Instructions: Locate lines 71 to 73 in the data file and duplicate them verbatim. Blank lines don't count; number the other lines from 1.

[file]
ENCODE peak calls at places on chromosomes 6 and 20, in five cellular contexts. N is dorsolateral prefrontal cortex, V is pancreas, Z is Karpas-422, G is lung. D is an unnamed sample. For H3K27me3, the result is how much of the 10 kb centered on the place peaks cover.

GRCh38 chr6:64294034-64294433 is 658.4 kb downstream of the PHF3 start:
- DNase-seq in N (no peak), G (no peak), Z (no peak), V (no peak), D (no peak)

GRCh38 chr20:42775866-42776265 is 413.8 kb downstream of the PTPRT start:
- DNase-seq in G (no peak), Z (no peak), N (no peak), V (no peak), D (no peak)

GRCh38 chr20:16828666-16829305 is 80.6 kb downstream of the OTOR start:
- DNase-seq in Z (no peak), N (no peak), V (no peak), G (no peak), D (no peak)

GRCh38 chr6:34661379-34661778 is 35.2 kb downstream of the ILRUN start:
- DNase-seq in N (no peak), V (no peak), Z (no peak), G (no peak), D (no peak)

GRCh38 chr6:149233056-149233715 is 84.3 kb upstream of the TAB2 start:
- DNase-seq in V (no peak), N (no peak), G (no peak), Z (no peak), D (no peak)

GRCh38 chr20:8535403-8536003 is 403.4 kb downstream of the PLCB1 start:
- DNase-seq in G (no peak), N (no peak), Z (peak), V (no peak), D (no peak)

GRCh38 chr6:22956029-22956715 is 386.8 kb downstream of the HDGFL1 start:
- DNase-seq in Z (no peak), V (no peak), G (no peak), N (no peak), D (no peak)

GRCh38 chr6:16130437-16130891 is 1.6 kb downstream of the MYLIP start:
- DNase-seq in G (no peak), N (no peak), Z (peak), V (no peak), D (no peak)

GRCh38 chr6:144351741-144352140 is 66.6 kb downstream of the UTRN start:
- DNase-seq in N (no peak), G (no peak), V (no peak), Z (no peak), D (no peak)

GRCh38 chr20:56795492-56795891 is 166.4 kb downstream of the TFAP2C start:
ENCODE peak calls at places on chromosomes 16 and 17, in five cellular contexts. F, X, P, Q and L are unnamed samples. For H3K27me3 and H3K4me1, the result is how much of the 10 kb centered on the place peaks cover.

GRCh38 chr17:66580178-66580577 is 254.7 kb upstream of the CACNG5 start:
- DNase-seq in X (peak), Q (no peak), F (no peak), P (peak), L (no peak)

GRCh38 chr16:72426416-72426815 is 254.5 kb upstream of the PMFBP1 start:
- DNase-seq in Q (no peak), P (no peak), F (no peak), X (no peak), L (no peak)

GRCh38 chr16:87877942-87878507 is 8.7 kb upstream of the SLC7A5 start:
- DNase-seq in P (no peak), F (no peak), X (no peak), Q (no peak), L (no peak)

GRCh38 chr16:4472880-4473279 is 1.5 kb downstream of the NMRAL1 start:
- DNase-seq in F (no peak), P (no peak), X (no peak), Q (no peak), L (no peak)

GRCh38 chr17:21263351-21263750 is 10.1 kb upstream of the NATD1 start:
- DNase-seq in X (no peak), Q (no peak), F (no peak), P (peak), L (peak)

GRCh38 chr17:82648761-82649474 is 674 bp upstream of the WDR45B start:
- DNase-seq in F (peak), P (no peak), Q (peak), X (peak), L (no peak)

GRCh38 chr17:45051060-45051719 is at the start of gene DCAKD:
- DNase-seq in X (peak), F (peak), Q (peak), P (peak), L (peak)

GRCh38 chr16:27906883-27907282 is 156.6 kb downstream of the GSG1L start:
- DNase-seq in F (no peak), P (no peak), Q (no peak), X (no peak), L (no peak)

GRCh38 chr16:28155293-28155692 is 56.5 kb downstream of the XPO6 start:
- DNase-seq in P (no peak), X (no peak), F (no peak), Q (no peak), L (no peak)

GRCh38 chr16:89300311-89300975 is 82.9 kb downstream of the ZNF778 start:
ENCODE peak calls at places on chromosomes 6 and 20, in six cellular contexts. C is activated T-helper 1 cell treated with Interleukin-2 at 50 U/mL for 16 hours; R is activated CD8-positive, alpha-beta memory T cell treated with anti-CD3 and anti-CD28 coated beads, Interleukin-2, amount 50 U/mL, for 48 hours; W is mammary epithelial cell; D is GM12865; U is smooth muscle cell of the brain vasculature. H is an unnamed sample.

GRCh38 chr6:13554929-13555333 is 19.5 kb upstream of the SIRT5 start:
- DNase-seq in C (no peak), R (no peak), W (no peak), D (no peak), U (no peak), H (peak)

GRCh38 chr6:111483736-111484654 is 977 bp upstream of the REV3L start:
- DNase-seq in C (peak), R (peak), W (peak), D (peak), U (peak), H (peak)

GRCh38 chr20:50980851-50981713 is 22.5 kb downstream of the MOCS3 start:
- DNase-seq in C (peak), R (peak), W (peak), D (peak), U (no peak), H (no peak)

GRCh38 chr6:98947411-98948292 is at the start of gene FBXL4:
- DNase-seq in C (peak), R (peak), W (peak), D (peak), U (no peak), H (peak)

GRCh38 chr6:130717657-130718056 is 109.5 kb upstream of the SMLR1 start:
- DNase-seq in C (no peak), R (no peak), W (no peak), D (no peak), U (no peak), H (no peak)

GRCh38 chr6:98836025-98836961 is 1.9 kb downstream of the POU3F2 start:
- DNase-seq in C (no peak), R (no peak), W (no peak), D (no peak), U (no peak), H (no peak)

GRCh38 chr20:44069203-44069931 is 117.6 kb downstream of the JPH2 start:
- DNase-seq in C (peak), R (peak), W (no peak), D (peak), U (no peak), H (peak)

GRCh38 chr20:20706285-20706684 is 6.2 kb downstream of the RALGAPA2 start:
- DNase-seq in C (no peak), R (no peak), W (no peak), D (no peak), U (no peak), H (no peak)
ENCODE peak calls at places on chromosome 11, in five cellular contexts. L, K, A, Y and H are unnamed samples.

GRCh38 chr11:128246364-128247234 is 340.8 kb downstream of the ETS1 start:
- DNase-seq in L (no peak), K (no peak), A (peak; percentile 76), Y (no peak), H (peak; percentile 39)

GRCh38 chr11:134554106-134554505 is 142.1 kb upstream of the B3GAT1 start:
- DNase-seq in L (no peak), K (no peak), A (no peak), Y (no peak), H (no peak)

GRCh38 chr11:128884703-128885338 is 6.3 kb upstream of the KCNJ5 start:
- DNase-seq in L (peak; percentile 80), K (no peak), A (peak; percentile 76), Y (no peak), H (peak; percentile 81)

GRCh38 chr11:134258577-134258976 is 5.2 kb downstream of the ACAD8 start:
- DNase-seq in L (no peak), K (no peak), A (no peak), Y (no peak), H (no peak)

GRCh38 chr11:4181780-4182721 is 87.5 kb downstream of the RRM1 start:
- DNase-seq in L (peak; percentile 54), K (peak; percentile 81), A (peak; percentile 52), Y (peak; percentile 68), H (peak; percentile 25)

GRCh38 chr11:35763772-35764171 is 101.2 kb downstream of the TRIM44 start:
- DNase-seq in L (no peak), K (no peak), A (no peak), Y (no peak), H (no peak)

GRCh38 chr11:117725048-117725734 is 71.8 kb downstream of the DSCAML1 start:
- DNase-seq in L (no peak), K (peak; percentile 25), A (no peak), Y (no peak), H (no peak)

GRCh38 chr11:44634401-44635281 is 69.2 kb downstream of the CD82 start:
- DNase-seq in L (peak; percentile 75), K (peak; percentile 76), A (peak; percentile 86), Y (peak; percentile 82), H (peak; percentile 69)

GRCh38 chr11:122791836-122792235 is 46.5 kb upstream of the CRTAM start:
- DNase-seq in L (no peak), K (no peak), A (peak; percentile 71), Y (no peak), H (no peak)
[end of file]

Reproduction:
GRCh38 chr11:117725048-117725734 is 71.8 kb downstream of the DSCAML1 start:
- DNase-seq in L (no peak), K (peak; percentile 25), A (no peak), Y (no peak), H (no peak)

GRCh38 chr11:44634401-44635281 is 69.2 kb downstream of the CD82 start: